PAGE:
Get what you want and need from your relationship
Healthy relationships require work from everyone involved—one person can’t make an unhealthy or abusive relationship healthy again by themselves. We often hear from people hoping to convince their partner to change, but unfortunately, it isn’t that simple. Real, lasting change must happen when your partner understands what they’re doing is wrong and takes steps to change the unhealthy behavior.
You are not alone.
Abusers typically are unwilling to admit that their behavior is abusive, so confronting an abuser can put you in more danger. For this reason, we never recommend confronting an abusive partner.
Get what you need through the D-E-A-R-M-A-N method
But what if your partner isn’t abusive? How can you make the most of a healthy relationship? The acronym D-E-A-R M-A-N can be your guide.
D-E-A-R M-A-N is an acronym used in dialectical behavior therapy, reminding people of the basic skills needed to get what they want in their relationship in a healthy way.
Communicating what you want in a relationship
Please know that a person is not guaranteed to get what they want every time they ask for it, no matter how good their communication skills are. This is because people still have and deserve free will. It’s also important that communication in your relationship is healthy enough for you to express yourself and be heard by your partner safely. Part of healthy communication is listening, so make sure your partner allows you to express yourself fully before responding.
What’s D-E-A-R M-A-N?
Use clear and specific language to describe your wants and needs, leaving little questions about what you want and why.
Be intentional and mindful, using various expressive methods, including facial expressions, tone of voice, gestures, and other nonverbal communication. These methods support and emphasize your wants or needs.
Avoid aggression and passive aggressiveness when asserting your want or need. Be matter-of-fact about your points, and try to be emotionally neutral. Remember that open communication does not mean any filters.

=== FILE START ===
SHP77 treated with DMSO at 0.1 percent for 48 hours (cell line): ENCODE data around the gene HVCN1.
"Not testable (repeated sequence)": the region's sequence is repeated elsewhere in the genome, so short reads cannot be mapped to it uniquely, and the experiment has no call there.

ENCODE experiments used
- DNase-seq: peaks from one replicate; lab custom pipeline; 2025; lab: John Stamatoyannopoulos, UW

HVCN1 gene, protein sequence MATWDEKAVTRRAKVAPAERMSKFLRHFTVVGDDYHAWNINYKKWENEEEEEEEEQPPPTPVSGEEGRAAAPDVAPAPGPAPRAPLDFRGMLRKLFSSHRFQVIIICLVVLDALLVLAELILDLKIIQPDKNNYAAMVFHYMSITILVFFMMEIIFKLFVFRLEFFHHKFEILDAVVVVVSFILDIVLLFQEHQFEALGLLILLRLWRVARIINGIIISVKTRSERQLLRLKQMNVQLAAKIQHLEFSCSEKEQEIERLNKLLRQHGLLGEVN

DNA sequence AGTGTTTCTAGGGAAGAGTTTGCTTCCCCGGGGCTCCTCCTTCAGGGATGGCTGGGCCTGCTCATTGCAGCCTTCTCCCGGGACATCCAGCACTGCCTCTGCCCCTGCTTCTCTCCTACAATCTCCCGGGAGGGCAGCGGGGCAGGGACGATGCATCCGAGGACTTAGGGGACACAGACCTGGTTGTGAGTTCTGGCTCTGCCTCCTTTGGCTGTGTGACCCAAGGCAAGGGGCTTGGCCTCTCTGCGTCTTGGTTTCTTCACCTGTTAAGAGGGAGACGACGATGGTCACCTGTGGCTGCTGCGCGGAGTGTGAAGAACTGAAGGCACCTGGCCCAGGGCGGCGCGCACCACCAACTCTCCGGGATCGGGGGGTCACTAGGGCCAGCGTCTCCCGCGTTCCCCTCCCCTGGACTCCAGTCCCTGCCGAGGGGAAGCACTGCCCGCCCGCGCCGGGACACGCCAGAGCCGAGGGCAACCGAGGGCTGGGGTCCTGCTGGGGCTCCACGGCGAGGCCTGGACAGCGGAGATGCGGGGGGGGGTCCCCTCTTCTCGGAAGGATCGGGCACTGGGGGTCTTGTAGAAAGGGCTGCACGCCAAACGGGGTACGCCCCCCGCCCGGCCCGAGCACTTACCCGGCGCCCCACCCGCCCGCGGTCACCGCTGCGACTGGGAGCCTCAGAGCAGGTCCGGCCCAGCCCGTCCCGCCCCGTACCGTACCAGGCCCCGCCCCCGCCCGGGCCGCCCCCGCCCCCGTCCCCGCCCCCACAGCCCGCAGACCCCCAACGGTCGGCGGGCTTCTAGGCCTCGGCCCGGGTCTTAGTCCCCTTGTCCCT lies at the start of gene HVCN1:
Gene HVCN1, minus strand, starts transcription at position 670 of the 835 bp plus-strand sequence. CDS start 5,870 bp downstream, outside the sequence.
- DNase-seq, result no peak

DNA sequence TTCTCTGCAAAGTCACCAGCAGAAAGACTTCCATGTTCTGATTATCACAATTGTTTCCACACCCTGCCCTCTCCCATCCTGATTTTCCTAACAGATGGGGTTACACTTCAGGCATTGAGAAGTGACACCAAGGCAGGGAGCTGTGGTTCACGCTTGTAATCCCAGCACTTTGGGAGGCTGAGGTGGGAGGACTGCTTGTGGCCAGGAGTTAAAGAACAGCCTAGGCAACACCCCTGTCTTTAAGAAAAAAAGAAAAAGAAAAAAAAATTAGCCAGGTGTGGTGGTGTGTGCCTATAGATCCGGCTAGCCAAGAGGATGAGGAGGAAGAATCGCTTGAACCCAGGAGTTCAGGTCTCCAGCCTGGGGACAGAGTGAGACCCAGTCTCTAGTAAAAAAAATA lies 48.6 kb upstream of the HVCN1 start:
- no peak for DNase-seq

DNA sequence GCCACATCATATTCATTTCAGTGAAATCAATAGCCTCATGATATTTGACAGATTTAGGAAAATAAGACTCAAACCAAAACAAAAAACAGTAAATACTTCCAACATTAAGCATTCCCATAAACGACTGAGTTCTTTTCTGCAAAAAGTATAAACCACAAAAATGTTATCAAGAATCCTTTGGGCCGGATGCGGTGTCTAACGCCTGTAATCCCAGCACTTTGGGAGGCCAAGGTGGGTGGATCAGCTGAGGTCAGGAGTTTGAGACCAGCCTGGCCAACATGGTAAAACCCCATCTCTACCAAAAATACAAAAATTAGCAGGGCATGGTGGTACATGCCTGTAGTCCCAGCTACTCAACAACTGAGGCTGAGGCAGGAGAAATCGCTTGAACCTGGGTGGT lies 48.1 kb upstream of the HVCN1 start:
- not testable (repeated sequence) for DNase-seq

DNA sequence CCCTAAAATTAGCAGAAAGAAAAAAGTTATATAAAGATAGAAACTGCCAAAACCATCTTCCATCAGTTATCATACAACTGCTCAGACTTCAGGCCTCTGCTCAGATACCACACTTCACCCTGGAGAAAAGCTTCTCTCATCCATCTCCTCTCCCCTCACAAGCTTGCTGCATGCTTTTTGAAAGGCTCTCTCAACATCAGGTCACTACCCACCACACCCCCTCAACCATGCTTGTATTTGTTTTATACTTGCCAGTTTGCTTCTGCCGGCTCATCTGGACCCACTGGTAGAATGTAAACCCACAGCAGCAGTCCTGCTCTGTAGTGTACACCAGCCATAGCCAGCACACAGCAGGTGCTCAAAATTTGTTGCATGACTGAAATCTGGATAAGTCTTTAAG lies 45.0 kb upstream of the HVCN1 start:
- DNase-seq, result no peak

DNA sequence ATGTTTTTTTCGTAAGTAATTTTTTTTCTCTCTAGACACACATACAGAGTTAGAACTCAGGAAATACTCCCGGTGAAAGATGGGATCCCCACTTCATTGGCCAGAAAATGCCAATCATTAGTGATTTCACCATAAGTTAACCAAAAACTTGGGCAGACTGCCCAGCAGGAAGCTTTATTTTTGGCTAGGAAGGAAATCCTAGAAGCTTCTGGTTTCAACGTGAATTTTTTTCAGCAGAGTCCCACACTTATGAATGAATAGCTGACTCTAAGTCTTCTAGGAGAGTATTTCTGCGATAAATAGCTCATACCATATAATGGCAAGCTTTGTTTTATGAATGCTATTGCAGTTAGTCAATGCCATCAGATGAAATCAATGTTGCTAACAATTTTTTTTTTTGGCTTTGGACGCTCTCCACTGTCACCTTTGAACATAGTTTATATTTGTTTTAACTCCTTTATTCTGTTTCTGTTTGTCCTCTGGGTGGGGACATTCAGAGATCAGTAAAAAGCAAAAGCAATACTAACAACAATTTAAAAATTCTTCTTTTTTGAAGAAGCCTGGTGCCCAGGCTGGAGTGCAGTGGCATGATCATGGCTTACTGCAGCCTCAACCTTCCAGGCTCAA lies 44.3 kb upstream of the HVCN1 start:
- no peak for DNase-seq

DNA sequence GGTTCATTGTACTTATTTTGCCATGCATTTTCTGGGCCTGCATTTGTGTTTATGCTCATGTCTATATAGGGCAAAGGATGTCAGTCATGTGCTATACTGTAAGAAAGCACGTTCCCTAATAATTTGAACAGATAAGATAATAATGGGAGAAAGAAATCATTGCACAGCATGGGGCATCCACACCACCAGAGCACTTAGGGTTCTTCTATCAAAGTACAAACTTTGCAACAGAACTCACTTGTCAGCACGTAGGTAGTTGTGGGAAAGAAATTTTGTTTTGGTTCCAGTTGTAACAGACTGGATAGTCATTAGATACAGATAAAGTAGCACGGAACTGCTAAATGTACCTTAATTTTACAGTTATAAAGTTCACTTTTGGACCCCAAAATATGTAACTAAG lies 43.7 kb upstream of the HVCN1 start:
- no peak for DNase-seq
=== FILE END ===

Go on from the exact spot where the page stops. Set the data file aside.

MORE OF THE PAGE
Ensure that the other person understands why they should respond to your request. They should also understand how their response can positively impact your relationship. Remind them of positive outcomes, and be careful not to offer unrealistic rewards. Avoid pressuring, guilting, threatening, or using coercive tactics, such as ultimatums.
- Stay mindful
If the other person responds with defensiveness or hostility, do not engage with their emotional intensity. Instead, keep the focus on the point you are making and practice mindfulness breathing (focus on your breathing and keep returning to it when your mind wanders), opposite action (doing the opposite of what your emotions urge you to do), and radical acceptance (accepting that something is the way it is even if it’s unfair). It’s always okay to ask your partner to take a break from the conversation if things are getting too heated and you need some space to calm down.
- Appear confident
Strive to see yourself as confident and deserving of your wants and needs. Though our society often programs us to think prioritizing our own needs is selfish, that is definitely not the case! You deserve to feel happy and fulfilled in your relationship, and a respectful partner will understand that. If you appear unsure when expressing your needs to your partner, it may be difficult for them to understand how important this is to you. To improve your confidence, self-validation and other confidence-boosting activities.
If your ideal request cannot be met, see if you and your partner can meet halfway. Ask them to express their needs and what they’re willing to do, and tell them your limits and what you’re willing to do. In healthy relationships, all partners’ wants and needs are equally prioritized through compromise — one partner should never make all the sacrifices. Your partner should also never compromise your ethics, values, and human rights.
Examples of getting what you need in a relationship
Sample 1: working together
“Hey, I’ve been thinking about ways to work together to improve our relationship. I like it when you do X, Y, and Z! I agree that we’re doing well in the area(s) of A and B. I want to work on some other areas, starting with C. Would you like to help me think of what we can do to improve C?”
Sample 2: individual tasks
“Hey, I’ve been considering improving things for both of us. I came across this website, and I found some fascinating articles. I want to know what you think and if you want to participate in any of these things. I think I’ll try X, Y, and Z. What would you like to try?”
Support you in getting what you need in your relationship
Reach out to our advocates — we’re here 24/7!
Please remember that advocates differ from counselors and focus on education and safety rather than emotional, mental, or behavioral issues. We also can’t give advice or tell people what to do because we respect your right to make choices that work best for you!
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